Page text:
Javy Baez and David Ross (playing in his final game ever) also went yard.

Ross also delivered some sage advice to Anthony Rizzo, captured as Ross was mic’d up for the game:

Kris Bryant ran the bases incredibly well to score from first on a Rizzo double and to tag from third to score on a shallow fly to left. They took a 6-3 lead into the 8th, starter Kyle Hendricks and starter-turned-reliever Jon Lester combining to mostly hold Cleveland in check.

Then, with a man on and two outs, in came Aroldis Chapman, and he was not missing any bats. I don’t think he had a swing and a miss, as Cleveland either squared him up or fouled him off.

And then, with the lead down to two, with two outs in the eighth inning, Rajai Davis choked up about four inches on the bat and did this:

I wish I could remember my exact reaction. I believe I just buried my face in my hands, and I may have literally pulled some hair out.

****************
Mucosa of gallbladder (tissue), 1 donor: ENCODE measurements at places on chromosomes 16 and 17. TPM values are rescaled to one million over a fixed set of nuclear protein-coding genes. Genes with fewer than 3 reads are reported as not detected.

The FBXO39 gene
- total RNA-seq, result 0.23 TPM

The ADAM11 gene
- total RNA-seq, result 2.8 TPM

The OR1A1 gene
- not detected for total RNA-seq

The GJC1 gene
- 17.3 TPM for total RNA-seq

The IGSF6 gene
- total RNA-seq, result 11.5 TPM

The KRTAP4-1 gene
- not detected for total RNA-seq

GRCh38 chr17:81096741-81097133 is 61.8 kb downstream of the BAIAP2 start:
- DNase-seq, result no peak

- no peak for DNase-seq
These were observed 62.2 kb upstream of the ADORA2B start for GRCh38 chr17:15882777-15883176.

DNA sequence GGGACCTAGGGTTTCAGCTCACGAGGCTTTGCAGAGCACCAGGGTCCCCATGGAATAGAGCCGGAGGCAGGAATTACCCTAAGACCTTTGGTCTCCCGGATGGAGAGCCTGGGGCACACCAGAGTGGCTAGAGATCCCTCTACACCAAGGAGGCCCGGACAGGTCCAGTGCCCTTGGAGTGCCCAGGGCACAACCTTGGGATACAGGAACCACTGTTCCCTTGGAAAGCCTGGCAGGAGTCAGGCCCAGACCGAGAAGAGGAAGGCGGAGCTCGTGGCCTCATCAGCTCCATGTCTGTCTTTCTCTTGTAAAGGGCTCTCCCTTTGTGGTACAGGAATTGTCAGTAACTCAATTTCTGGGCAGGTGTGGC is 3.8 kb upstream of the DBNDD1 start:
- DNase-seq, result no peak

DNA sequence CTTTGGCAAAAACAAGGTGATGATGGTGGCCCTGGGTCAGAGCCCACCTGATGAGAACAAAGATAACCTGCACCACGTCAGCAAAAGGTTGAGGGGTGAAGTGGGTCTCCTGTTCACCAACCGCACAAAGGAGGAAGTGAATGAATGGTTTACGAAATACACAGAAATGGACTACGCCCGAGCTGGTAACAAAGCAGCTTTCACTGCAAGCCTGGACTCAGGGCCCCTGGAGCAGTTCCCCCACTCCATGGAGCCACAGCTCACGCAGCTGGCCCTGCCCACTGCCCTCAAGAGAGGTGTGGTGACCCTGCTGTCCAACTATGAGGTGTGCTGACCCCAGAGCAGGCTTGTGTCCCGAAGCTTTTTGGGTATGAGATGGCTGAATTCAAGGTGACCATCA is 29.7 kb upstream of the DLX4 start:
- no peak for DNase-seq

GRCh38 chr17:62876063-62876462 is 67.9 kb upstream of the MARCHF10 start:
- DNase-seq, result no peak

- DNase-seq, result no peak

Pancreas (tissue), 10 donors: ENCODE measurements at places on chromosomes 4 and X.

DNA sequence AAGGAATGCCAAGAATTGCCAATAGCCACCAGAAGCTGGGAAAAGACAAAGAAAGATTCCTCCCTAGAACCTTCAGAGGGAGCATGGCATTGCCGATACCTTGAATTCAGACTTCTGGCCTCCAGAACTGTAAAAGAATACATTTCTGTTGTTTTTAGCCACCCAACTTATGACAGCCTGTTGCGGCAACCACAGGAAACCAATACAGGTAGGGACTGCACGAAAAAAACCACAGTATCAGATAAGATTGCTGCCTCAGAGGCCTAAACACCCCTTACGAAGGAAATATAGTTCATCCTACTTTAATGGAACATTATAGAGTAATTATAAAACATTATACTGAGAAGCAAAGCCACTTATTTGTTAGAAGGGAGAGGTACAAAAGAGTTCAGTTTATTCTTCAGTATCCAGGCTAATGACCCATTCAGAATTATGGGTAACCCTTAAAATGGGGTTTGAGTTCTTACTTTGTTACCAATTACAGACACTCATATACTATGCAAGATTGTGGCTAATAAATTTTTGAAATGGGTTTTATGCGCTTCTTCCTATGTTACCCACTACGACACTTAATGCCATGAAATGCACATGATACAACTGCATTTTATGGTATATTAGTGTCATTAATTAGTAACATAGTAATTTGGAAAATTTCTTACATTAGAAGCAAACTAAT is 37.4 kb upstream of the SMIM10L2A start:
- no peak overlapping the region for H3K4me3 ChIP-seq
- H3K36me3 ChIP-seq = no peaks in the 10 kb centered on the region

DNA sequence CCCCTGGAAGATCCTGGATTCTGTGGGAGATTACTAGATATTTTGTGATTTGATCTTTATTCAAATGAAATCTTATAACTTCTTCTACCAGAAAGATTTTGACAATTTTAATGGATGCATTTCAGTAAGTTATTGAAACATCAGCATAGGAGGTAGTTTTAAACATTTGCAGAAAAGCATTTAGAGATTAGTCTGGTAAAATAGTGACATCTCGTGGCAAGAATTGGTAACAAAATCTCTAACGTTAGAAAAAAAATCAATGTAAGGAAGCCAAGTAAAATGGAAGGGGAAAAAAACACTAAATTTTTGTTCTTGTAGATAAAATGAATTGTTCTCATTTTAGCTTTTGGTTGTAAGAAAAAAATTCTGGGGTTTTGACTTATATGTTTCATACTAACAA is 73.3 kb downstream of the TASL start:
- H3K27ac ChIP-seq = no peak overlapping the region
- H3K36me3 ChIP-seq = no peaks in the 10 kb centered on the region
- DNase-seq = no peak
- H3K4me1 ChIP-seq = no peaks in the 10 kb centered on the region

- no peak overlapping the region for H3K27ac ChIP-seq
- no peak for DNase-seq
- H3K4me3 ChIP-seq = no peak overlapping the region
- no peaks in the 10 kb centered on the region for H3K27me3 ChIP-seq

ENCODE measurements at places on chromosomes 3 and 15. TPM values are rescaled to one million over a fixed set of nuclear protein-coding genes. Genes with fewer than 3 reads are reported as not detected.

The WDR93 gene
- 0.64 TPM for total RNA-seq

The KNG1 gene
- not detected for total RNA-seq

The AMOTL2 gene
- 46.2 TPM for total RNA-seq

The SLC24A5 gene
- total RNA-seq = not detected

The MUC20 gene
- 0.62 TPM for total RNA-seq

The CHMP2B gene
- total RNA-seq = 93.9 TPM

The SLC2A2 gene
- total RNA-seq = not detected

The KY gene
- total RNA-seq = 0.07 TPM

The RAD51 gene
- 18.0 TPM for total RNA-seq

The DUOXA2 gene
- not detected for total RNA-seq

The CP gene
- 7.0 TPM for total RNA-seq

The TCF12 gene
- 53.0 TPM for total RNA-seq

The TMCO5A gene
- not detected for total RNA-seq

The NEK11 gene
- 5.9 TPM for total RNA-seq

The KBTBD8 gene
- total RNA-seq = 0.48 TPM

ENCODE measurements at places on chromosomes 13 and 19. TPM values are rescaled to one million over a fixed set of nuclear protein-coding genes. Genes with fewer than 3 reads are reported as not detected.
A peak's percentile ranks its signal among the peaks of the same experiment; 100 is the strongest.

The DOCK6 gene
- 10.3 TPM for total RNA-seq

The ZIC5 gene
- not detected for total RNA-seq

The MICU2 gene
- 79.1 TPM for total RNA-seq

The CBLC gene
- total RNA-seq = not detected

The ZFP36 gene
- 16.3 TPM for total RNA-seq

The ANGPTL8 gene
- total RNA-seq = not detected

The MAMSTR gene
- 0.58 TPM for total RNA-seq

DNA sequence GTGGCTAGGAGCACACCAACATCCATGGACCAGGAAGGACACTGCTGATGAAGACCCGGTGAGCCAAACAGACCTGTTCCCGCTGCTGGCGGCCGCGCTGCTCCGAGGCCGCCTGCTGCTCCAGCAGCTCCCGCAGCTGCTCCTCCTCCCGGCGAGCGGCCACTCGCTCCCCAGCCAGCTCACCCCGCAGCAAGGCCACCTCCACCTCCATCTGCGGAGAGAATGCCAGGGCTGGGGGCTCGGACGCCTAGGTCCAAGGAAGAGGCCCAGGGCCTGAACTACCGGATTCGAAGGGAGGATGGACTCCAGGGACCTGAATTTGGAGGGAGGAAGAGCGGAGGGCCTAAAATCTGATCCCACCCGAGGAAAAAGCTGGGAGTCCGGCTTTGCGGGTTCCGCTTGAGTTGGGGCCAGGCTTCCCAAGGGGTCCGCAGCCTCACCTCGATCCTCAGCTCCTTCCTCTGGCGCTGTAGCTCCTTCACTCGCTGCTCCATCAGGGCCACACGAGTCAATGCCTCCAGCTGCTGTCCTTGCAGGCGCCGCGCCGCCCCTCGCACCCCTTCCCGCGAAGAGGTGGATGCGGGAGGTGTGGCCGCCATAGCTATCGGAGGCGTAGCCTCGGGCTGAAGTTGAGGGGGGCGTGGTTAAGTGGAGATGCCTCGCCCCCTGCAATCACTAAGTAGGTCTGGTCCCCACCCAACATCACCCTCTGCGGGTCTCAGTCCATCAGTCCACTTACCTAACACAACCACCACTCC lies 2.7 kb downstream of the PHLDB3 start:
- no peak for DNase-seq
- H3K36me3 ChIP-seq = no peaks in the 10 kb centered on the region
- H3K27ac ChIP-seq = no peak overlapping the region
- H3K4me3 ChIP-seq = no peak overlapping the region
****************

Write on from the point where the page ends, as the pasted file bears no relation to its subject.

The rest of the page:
But then, after Joe Maddon inexplicably sent out an obviously exhausted Chapman to pitch the ninth (which he did successfully), there was brief rain delay and a Jason Heyward-led team meeting before the start of extra innings. Extra innings! In a Cubs/Indians game 7!

And then, the Cubs came out and scored two runs off of Bryan Shaw to take a two-run lead to the bottom of the 10th inning.

Carl Edwards Jr. started the bottom half, getting two outs before walking a man and giving up a run on a subsequent hit from Rajai Davis, meaning the tying run was on base. Maddon went to Mike Montgomery, the lesser-heralded left-handed trade acquisition, and he located a perfect curveball for a called strike one.

And then, this happened:

Listen, I’m not really sure what else you could ask for from a baseball game. The stakes, the action, the twists, the turns. Just an unbelievable spectacle, a resounding reminder of what the sport can offer. It’s a real shame that Cleveland and their fans were left hanging, because they had a fantastic postseason run, pushing the consensus best team in baseball to extra innings in game 7.